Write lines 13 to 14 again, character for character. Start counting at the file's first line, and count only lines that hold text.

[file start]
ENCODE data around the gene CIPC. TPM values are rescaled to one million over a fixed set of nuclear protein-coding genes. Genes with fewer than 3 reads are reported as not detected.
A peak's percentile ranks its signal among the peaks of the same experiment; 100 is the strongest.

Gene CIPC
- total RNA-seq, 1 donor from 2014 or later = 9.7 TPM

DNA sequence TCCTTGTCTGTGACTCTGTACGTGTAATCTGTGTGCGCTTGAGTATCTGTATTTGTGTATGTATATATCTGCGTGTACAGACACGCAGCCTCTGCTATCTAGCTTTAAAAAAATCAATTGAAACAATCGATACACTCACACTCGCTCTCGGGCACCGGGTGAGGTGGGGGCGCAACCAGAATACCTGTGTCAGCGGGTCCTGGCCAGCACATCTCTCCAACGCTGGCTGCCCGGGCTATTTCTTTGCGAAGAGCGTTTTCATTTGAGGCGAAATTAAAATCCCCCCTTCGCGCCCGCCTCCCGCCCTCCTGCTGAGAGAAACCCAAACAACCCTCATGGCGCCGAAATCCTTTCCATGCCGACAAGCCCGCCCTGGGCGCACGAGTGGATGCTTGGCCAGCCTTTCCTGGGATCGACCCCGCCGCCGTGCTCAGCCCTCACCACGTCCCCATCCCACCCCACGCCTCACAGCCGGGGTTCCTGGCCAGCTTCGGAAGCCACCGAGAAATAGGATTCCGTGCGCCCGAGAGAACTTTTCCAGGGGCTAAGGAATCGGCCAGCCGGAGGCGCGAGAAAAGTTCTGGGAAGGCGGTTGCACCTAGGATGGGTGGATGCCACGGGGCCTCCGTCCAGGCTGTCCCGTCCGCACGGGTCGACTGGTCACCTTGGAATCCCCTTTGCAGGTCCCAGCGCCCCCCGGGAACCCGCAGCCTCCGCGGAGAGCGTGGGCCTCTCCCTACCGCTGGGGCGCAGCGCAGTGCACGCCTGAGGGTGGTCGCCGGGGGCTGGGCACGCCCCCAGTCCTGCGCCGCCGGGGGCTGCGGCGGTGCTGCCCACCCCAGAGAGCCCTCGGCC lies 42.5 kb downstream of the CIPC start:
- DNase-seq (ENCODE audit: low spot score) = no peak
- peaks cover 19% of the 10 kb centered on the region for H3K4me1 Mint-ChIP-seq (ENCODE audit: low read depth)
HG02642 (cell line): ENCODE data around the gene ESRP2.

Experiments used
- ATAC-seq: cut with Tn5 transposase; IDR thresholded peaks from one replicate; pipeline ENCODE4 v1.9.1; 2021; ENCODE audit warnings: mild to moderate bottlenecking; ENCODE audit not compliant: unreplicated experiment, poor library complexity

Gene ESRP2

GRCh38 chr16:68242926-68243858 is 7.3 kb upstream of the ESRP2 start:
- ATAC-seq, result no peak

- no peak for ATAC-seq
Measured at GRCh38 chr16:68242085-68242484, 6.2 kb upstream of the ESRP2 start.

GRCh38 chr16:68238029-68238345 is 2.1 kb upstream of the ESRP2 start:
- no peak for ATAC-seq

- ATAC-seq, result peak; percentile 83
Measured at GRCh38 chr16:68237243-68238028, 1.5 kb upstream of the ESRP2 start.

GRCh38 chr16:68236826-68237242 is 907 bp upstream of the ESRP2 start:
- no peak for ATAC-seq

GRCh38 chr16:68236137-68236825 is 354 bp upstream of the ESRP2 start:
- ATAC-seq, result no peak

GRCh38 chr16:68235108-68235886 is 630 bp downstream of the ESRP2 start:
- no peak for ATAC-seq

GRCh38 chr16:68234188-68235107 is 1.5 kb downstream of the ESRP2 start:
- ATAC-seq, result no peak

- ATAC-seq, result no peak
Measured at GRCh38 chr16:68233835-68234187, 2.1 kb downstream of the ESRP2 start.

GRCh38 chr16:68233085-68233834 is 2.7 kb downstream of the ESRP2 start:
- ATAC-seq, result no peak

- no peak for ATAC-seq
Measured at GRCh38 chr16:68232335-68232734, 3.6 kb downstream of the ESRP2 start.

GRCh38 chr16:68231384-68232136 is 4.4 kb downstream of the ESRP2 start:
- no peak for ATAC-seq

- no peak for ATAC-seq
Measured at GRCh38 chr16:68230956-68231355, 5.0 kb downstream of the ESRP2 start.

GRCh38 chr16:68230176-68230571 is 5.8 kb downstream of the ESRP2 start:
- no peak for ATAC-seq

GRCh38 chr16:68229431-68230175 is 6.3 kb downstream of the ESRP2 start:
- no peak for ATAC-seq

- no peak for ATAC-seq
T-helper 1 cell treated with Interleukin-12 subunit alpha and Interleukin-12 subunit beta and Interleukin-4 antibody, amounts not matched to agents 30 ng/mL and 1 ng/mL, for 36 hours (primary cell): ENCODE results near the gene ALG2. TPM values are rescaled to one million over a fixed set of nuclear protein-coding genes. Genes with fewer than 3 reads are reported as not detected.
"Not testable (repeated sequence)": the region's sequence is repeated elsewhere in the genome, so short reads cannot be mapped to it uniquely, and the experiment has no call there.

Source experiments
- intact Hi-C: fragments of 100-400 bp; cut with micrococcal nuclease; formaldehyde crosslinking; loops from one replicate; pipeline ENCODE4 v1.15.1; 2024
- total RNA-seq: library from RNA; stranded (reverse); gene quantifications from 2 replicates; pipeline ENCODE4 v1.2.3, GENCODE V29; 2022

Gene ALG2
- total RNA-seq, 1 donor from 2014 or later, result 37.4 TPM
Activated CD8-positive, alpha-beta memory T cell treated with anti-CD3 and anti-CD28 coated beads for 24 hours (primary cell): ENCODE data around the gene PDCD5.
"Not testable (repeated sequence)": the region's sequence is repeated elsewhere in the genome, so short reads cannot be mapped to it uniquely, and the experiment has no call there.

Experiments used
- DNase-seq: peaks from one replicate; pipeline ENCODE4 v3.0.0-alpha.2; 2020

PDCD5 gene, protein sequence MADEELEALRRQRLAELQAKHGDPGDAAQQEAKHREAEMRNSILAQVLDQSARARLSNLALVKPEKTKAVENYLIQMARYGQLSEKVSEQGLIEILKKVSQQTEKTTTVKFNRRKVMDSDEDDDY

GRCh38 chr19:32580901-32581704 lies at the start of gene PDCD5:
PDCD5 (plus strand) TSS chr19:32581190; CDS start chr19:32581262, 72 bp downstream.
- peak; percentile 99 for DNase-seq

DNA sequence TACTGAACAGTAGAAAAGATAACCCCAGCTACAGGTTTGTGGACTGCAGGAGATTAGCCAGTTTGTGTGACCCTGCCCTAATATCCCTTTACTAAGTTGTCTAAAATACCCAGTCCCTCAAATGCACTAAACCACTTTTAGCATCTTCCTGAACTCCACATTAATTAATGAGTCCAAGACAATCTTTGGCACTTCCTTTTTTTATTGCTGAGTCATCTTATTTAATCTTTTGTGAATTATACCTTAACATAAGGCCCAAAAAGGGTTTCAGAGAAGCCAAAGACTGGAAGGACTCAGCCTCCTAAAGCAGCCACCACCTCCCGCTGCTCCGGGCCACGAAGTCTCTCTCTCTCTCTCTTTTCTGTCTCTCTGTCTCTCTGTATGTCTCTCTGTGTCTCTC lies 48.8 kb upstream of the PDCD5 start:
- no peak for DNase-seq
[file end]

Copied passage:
- ATAC-seq, result no peak

- no peak for ATAC-seq